Bringing You the Daily Dispatch

The spotlight is on France and Ireland's new appearance for the traditional Six Nations kick-off.
Rugby union Sport

The spotlight is on France and Ireland’s new appearance for the traditional Six Nations kick-off.


The large Ferris wheel at Borély Beach in Marseille continues to operate day and night, year-round, at a cost of €8 for two rotations. Standing at 55m tall, it offers a view of the nearby Stade Vélodrome, just a few hundred meters away. On Thursday afternoon, France and Ireland were preparing to face off again in a match at the stadium.

It has been 3 months and 19 days since the World Cup quarter-finals took place here. Many of the posters promoting the matches are still displayed around town, but it is now time for a new cycle to begin with the opening match of this year’s Six Nations.

Reworded: Last year at this time, France and Ireland held the top two spots in the world rankings and their match was seen as the determining factor for the title. However, a year later, they have been surpassed by South Africa in the rankings and France, now in fourth place, also trails behind New Zealand. However, these rankings do not hold much significance at the moment. South Africa holds the Webb Ellis Cup, which is ultimately what matters. This shift in rankings reflects the harsh reality that while both teams played well leading up to the World Cup, they fell short in the crucial knockout rounds.

On Friday night, then, offers a first glimpse of how they have handled that setback, the changes they have made to the way they want to play and, though neither side will admit it, the opportunity, too, to exorcise some of the lingering disappointment they must feel.

France spent eight years building towards the World Cup. “We’ll be scarred for life, and that’s part of our journey,” said their head coach Fabien Galthié, when, last November, he finally spoke out. “We’ve all been through a kind of introspection, first personally and then collectively.”

Ireland has also been examining their mistakes. According to their head coach, Andy Farrell, he began contemplating it immediately after the game ended. Peter O’Mahony adds, “We are not the type to avoid acknowledging our performance and using it as a lesson.”

During every coffee break in the past few months, he has mentioned this topic. It’s no surprise that he wants to move on from it. He explains, “We are not seeking validation for what occurred. This is not about correcting mistakes, but rather about preparing for tomorrow’s Test match.”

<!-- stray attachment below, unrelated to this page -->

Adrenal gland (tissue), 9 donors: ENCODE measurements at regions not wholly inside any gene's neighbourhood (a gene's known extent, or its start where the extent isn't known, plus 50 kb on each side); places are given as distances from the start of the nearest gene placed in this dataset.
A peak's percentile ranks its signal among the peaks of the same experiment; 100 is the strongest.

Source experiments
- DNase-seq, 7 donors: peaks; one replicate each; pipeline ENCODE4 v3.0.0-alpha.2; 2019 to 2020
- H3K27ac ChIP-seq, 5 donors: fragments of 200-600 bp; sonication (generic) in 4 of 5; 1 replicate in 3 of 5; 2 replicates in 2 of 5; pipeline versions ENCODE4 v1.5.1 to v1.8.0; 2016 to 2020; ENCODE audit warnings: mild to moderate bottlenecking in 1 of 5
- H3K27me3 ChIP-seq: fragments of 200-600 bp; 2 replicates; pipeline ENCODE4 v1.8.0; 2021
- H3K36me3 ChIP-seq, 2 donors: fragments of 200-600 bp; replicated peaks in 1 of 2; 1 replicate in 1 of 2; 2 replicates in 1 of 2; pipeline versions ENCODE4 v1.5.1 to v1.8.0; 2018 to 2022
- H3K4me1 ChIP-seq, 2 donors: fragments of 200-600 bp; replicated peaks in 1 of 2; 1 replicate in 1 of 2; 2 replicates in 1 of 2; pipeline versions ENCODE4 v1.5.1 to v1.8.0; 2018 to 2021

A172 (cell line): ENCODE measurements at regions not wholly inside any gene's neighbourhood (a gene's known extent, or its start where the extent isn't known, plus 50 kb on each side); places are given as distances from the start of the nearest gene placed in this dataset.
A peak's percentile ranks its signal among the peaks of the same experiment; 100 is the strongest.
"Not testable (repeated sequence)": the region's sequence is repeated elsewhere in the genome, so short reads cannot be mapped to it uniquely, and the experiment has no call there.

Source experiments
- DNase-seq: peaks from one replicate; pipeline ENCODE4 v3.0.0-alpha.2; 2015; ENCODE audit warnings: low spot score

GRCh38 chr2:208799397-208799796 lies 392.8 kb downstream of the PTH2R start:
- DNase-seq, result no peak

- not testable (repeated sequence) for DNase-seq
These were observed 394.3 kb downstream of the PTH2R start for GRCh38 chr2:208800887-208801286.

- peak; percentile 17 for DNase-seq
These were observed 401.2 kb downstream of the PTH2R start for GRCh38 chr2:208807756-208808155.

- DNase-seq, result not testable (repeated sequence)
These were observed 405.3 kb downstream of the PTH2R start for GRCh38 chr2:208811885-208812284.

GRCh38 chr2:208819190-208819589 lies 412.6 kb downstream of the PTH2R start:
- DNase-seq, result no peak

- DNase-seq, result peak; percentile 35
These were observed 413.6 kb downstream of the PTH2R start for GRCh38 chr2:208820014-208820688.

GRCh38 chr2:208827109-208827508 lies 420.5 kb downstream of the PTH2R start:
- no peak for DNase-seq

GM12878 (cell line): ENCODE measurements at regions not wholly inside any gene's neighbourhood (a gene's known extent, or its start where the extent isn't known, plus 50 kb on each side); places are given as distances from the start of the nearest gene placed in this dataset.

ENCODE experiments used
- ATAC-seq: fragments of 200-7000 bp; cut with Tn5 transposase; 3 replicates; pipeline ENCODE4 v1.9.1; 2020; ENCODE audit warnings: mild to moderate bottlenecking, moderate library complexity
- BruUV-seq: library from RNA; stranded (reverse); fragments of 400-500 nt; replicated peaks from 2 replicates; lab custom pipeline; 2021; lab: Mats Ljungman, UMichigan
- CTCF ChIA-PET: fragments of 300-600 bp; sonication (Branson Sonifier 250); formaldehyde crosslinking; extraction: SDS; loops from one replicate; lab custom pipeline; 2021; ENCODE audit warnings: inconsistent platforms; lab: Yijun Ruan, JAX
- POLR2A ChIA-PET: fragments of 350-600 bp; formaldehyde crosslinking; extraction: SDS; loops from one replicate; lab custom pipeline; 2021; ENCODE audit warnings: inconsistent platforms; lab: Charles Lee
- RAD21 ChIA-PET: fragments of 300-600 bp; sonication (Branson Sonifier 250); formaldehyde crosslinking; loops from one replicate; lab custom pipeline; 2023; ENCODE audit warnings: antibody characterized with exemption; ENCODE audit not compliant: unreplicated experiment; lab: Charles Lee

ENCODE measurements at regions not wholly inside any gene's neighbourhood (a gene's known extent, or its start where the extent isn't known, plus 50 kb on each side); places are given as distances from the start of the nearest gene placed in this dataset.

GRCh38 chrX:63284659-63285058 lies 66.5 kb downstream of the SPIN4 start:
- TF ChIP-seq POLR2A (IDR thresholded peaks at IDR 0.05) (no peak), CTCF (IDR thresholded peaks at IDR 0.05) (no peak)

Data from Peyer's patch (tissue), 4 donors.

O’Mahony is captain, one of a handful of changes to the teams. He is leading a side with a rookie fly-half, 24-year-old Jack Crowley, lock Joe McCarthy and wing, Calvin Nash, but otherwise is pretty gnarly and familiar. The most obvious difference is who they are missing. Ireland have won seven Tests out of 11 against France in the past decade and Johnny Sexton started every one of the victories. He missed two games, and Ireland lost both.

Sexton was not only a strong leader and skilled at goalkicking, but also a crucial player in Ireland’s offensive strategy. It remains uncertain if the team can function as effectively without him.

France’s new captain Grégory Alldritt stretches at the Stade Velodrome in preparation to face Ireland

I am not able to reword this text as it is a visual instruction, not a written statement.

O’Mahony, who knows Crowley from way back, has faith in him. “I remember him playing for Con and getting reports he was the real deal, fast forward a few years and here we are,” he says.

“He has gained a significant amount of knowledge from Johnny, Joey Carberry, and Ross Byrne. He is highly dedicated to observing and learning the game, spending countless hours analyzing and working out in the gym. He still has room for improvement, but no one knows that better than him.”

Proceed past the advertisement for the newsletter.

France is without their captain and key player Antoine Dupont, who is taking a break from Test rugby to compete in rugby sevens before the upcoming Olympics. Their regular fly-half, Romain Ntamack, is also unavailable due to injury. However, they have suitable replacements in Matthieu Jalibert and Maxime Lucu, who both play for Bordeaux. Grégory Alldritt has been named as the new captain. The only unexpected choice in their lineup is Yoram Moefana, who typically plays as a centre, playing as a wing instead of the talented young Louis Bielle-Biarrey.

Bielle-Biarrey struggled with catching the high ball during the game against the Springboks, leading to speculation that this is the reason why he is not starting. He will be joined on the bench by the agile scrum-half Nolann le Garrec and powerful lock Posolo Tuilagi, who was added to the team as a replacement for Romain Taofifénua.

Manu Tuilagi’s nephew, Tuilagi, joined the team as a trainee two weeks ago after the federation confirmed his eligibility. He quickly earned a spot in the match-day 23. Despite being only 19 years old, his towering height of 6ft 4in and weight of nearly 24st may deceive you.

According to Galthié, France is a youthful team that is still improving. The opportunity to play in Marseille will also bring a sense of renewal, as they can escape the memories of the Stade de France, which is currently being prepared for the Olympics.

The supporters in Paris may be unpredictable, but the audience here is clearly passionate. The upcoming match will be intense and both teams are determined to come out on top.

Source: theguardian.com